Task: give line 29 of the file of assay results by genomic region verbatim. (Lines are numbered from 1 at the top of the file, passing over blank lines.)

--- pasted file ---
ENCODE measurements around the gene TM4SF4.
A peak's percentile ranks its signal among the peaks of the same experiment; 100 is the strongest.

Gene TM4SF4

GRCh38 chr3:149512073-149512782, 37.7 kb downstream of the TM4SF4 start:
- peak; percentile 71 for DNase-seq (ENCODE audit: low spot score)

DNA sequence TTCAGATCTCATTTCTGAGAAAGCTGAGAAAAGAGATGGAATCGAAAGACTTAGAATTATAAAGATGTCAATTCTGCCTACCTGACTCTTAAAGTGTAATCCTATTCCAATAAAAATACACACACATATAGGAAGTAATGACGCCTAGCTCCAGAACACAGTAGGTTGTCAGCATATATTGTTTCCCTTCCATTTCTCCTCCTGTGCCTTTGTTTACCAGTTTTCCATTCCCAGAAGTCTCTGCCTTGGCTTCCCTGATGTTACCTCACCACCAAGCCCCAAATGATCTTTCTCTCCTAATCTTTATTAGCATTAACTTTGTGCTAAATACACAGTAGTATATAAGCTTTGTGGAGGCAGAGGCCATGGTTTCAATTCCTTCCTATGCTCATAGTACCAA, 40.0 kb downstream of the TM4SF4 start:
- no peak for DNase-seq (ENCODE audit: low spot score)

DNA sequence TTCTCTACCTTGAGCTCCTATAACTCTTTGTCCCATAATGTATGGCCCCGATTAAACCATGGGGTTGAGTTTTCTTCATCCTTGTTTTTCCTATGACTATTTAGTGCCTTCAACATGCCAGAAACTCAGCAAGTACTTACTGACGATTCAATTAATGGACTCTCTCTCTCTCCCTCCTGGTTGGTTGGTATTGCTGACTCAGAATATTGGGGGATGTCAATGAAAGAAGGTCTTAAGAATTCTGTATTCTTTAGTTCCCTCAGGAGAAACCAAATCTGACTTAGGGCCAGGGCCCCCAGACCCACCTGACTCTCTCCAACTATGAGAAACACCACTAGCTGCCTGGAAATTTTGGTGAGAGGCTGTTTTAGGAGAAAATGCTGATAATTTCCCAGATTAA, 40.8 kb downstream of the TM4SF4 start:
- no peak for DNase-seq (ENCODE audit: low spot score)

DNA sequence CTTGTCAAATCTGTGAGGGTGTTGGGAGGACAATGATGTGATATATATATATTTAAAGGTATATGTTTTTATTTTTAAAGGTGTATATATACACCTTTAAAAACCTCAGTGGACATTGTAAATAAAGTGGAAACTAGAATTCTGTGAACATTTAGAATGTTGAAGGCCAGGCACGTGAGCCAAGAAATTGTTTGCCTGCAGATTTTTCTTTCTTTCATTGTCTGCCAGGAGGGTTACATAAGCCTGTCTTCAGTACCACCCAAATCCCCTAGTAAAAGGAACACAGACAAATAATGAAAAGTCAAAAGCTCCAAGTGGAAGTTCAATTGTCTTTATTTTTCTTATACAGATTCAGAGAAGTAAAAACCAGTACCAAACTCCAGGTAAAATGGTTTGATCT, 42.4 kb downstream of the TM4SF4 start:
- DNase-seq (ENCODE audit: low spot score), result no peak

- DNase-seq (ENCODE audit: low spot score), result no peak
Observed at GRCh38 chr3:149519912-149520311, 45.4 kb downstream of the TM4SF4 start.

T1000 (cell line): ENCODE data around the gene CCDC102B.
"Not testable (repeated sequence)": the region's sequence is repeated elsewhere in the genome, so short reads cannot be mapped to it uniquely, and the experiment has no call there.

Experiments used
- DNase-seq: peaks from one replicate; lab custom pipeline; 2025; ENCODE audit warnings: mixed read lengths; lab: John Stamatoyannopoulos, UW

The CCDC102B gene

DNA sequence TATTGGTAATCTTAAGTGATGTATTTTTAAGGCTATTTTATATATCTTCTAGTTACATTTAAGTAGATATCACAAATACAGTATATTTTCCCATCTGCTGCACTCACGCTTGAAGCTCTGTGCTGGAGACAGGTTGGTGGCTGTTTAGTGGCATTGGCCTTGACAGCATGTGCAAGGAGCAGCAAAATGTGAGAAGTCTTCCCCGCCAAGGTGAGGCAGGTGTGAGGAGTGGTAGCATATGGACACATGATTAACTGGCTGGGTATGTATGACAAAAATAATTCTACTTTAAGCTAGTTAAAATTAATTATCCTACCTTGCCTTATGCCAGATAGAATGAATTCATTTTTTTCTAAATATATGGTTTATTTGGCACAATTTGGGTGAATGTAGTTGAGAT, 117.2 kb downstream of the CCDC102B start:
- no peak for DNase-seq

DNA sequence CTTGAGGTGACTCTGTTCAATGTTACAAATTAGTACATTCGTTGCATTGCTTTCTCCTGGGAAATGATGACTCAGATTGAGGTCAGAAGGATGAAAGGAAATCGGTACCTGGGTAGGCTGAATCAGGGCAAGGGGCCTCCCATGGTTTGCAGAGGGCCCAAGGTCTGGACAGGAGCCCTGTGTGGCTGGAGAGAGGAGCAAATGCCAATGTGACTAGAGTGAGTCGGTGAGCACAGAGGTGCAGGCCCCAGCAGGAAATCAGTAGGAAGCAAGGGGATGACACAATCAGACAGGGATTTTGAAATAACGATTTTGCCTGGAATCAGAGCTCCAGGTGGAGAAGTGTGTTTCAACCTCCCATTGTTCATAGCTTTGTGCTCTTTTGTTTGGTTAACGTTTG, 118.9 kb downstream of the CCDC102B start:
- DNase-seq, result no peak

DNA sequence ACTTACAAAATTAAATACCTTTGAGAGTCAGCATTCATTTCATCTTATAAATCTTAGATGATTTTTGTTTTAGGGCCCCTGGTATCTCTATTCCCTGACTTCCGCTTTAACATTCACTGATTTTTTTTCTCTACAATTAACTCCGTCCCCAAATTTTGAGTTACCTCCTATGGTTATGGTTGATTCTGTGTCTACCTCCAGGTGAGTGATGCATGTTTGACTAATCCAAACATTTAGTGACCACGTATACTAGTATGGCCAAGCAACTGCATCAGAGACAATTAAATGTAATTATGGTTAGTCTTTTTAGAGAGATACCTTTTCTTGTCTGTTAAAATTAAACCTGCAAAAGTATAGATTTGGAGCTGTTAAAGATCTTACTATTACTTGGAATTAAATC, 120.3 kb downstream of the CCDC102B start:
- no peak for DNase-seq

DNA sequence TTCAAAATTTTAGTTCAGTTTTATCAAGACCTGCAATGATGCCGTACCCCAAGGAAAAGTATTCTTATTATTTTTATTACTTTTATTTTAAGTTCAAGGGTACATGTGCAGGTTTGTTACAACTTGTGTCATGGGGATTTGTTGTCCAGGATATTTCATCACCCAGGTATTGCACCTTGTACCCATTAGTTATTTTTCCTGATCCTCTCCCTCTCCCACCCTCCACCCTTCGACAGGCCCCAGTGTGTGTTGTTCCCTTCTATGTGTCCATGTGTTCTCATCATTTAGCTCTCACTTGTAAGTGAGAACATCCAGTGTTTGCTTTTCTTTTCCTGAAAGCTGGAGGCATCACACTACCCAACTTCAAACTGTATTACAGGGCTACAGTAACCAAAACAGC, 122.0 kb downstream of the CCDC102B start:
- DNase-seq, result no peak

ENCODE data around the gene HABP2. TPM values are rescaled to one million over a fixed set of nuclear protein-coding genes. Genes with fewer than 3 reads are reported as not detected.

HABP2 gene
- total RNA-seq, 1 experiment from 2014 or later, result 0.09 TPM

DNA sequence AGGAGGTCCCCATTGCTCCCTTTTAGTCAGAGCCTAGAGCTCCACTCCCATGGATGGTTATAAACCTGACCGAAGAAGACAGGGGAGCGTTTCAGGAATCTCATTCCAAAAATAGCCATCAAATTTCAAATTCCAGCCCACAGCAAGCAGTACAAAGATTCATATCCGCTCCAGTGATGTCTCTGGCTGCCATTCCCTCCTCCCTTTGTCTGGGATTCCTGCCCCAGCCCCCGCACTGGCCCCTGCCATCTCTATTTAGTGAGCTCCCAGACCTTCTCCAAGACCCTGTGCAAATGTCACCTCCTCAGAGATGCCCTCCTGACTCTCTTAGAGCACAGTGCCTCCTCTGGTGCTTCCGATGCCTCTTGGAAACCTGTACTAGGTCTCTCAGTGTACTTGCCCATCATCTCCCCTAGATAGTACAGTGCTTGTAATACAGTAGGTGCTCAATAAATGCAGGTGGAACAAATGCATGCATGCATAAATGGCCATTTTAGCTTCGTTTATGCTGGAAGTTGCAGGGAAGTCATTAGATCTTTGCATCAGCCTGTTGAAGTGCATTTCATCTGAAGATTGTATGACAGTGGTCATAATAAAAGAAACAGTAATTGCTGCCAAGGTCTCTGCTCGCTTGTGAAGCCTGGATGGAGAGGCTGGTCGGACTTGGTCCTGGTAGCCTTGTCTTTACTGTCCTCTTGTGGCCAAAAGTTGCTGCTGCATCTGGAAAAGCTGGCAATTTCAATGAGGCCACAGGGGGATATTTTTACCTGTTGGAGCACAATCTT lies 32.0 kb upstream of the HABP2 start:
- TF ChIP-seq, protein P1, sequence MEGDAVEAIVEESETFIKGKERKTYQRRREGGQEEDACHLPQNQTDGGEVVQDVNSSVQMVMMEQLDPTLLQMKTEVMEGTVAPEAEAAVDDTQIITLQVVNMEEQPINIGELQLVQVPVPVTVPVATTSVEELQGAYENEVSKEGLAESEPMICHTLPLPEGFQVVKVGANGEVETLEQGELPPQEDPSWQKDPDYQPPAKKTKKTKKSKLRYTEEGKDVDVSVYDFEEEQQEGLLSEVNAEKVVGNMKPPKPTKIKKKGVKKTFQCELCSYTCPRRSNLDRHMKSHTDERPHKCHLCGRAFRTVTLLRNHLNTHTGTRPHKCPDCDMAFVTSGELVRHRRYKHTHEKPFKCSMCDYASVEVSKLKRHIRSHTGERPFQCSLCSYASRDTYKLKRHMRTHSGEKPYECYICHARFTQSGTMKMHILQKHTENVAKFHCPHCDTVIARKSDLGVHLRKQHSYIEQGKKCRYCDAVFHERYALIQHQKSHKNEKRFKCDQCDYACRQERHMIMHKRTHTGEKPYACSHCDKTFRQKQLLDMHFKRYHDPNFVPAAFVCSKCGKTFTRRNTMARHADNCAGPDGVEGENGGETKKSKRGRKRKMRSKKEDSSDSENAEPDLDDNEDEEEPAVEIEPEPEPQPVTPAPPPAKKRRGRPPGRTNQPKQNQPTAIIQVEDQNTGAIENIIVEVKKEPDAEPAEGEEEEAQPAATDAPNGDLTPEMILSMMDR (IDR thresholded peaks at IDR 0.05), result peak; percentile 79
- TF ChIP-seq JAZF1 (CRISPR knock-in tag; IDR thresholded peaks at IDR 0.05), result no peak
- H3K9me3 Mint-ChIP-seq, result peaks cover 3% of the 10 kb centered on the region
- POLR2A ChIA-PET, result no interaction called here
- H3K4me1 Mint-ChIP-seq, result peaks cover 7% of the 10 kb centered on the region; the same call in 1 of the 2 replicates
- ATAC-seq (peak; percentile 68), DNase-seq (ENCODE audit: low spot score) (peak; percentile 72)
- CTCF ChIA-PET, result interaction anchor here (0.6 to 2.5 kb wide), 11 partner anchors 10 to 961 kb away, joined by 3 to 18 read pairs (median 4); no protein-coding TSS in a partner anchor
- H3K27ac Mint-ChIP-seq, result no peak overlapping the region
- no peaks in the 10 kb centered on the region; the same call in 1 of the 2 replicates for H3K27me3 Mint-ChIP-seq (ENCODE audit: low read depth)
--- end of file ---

- total RNA-seq, 1 experiment from 2014 or later, result 0.09 TPM